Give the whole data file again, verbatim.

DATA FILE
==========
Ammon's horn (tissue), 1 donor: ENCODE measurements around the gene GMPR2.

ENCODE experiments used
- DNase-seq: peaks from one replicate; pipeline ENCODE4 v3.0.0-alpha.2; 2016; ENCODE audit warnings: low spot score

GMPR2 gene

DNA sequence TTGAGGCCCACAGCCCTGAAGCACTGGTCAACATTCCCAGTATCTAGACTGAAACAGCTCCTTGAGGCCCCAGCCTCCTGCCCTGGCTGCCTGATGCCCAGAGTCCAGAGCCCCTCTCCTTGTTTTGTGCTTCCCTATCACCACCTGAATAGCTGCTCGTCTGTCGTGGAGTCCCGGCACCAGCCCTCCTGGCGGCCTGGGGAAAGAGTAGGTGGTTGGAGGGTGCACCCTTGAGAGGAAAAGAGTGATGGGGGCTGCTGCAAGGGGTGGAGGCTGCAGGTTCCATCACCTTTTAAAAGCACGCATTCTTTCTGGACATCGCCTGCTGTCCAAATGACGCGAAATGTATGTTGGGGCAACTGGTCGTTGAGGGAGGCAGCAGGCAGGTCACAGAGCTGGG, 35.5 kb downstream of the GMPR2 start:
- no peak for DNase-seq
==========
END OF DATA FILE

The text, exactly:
Ammon's horn (tissue), 1 donor: ENCODE measurements around the gene GMPR2.

ENCODE experiments used
- DNase-seq: peaks from one replicate; pipeline ENCODE4 v3.0.0-alpha.2; 2016; ENCODE audit warnings: low spot score

GMPR2 gene

DNA sequence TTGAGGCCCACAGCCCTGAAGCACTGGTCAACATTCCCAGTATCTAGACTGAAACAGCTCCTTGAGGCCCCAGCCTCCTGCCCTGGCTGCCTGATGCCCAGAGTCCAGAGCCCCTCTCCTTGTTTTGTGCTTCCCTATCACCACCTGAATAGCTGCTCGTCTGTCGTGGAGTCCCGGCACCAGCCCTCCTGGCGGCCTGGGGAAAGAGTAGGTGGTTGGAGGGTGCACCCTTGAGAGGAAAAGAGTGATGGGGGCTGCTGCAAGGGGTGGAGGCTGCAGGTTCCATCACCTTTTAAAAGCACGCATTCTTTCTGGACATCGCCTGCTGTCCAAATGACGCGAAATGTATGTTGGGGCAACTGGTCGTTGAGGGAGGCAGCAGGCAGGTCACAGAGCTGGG, 35.5 kb downstream of the GMPR2 start:
- no peak for DNase-seq